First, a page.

New Laws, Reforms to Restrict Sex Offenders

Aims To Protect Public From Predators

Gov. Andrew M. Cuomo announced that he has signed legislation to better protect New Yorkers from sexual offenders.

This legislation complements reforms already implemented by the administration which strengthen the state’s civil confinement procedures and better detect the risk of recidivism among sex offenders.

“These new laws, coupled with our comprehensive reforms, will better protect the public against sex offenders,” Cuomo said. “These changes will ensure that offenders are carefully tracked with the goal of keeping sex offenders off the street when they pose a threat to society, as well as giving the, the opportunity to receive better treatment if they are able to live in the community without re-offending. I thank the sponsors of this legislation for joining with us to strengthen these procedures and helping to keep New York safe.”

The first bill authorizes law enforcement officials to update the photographs of high-risk sexual offenders every 90 days or if the offender’s appearance has changed, depending on which comes sooner. These photos will also be sent to the sex offender registry for use by the public and law enforcement. Currently, these high-risk offenders must submit a photograph only once a year.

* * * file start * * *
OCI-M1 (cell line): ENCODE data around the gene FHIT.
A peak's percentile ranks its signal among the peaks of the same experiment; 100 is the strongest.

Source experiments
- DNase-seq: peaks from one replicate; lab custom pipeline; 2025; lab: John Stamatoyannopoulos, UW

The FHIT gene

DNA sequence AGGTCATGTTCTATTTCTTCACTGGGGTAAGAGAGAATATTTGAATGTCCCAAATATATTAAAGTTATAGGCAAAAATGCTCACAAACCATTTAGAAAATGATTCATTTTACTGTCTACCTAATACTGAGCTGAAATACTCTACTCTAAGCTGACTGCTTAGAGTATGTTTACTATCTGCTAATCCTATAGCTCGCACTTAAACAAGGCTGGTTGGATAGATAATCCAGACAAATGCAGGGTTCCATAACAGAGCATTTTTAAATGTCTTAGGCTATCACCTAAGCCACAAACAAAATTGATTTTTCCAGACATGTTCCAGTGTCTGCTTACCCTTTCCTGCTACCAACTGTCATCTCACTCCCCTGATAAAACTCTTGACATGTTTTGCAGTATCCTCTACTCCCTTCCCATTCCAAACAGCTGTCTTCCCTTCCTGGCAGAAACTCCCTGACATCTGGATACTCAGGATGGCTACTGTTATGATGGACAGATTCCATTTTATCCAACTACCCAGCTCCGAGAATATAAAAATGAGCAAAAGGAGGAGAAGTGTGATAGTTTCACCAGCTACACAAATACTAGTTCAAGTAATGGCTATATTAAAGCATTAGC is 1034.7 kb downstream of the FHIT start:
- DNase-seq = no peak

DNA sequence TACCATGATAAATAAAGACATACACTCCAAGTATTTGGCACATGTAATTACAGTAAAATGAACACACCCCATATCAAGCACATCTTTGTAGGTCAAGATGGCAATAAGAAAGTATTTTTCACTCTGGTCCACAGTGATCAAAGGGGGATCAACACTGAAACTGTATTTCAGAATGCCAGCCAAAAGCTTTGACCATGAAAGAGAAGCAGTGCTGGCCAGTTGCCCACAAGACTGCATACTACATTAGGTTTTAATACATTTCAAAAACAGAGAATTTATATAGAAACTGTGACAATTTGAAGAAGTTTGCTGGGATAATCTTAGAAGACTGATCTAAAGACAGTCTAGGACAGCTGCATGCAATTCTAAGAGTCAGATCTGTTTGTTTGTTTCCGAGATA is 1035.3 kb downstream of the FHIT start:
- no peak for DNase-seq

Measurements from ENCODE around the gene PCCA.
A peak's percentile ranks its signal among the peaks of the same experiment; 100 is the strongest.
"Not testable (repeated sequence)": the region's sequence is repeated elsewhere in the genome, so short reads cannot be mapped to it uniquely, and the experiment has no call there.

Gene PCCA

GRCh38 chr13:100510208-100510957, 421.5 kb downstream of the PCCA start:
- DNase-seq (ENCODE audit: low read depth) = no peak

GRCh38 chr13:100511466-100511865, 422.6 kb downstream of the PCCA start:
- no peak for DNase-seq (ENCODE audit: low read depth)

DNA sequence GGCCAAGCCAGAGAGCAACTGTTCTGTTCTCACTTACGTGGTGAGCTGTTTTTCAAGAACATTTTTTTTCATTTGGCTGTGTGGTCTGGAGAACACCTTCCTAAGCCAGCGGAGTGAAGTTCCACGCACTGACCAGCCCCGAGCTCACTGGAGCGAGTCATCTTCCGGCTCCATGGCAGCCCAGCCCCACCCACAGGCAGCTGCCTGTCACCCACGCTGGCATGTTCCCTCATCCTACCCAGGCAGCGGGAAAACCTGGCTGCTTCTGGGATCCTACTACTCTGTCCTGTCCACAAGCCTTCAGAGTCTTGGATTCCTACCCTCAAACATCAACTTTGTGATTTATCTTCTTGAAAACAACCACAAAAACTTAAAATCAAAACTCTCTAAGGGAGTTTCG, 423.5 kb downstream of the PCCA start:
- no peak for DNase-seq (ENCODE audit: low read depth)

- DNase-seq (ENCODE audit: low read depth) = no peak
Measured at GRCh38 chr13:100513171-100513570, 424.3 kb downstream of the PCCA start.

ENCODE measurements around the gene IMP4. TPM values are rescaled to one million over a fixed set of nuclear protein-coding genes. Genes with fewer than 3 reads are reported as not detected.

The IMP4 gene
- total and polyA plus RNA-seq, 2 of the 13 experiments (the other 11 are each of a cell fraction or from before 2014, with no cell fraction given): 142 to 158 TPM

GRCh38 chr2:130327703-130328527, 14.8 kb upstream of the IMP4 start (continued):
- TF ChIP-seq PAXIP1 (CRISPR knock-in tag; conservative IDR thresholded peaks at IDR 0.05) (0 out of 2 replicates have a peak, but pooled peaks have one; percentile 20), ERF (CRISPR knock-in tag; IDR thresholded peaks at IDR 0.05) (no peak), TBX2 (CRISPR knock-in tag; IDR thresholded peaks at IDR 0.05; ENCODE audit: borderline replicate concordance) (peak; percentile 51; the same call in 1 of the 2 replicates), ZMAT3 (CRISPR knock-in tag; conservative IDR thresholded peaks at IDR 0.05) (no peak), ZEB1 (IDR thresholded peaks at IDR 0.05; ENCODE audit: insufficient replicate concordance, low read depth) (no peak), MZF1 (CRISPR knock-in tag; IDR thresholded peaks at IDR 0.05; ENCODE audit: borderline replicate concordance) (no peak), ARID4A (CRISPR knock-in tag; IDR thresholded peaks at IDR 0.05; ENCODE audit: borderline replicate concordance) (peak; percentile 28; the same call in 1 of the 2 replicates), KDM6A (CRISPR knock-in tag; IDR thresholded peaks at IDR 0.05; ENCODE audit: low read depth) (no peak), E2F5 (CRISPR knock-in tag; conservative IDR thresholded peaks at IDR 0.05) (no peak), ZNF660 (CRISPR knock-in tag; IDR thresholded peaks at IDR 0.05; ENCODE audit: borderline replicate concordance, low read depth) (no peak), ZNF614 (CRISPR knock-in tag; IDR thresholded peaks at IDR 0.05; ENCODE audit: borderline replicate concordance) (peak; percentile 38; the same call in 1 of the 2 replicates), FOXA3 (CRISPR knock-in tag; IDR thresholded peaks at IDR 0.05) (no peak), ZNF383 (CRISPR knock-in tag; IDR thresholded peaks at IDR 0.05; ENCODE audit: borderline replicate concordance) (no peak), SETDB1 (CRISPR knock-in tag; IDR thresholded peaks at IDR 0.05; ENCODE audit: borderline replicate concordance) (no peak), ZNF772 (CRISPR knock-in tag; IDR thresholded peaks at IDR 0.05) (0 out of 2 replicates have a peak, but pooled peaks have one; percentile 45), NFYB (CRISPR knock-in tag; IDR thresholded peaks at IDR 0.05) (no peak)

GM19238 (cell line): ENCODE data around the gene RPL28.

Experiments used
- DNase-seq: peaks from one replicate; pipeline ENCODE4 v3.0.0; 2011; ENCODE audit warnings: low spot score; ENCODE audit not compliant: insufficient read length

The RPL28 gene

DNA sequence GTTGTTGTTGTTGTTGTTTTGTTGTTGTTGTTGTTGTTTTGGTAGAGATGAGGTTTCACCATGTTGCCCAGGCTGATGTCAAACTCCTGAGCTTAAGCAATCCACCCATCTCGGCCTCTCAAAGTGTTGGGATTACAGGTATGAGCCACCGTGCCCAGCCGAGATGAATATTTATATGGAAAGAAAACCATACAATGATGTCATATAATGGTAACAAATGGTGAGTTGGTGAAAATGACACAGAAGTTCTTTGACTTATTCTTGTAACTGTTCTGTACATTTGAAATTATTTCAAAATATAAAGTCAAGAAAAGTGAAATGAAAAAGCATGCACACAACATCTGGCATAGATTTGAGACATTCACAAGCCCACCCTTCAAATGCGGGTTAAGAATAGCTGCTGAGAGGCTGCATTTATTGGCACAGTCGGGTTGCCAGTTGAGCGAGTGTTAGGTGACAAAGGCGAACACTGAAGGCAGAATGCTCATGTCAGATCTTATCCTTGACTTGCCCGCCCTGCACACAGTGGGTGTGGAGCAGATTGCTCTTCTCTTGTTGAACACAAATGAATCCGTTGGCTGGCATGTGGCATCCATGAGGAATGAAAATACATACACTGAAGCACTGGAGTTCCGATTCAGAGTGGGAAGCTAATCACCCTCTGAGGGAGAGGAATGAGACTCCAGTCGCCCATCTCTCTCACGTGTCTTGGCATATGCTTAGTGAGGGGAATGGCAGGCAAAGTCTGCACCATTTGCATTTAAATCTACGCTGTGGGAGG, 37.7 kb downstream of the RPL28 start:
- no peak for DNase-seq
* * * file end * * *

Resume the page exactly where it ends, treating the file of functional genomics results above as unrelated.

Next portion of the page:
This bill will help police to apprehend criminals in the event that they repeat their crimes or flee from supervision by ensuring that officers have all the tools they need to identify them. This bill will take effect in 30 days.

The second piece of legislation signed by Cuomo requires the Board of Parole to record and write down a transcript of the release interviews for detained sex offenders. These records will be provided to the Office of Mental Health (OMH) and the Office of the Attorney General for use in determining whether to seek a civil confinement hearing for an offender.

This bill will help make informed judgments about the risk posed by sexual offenders, and it will also take effect in 30 days.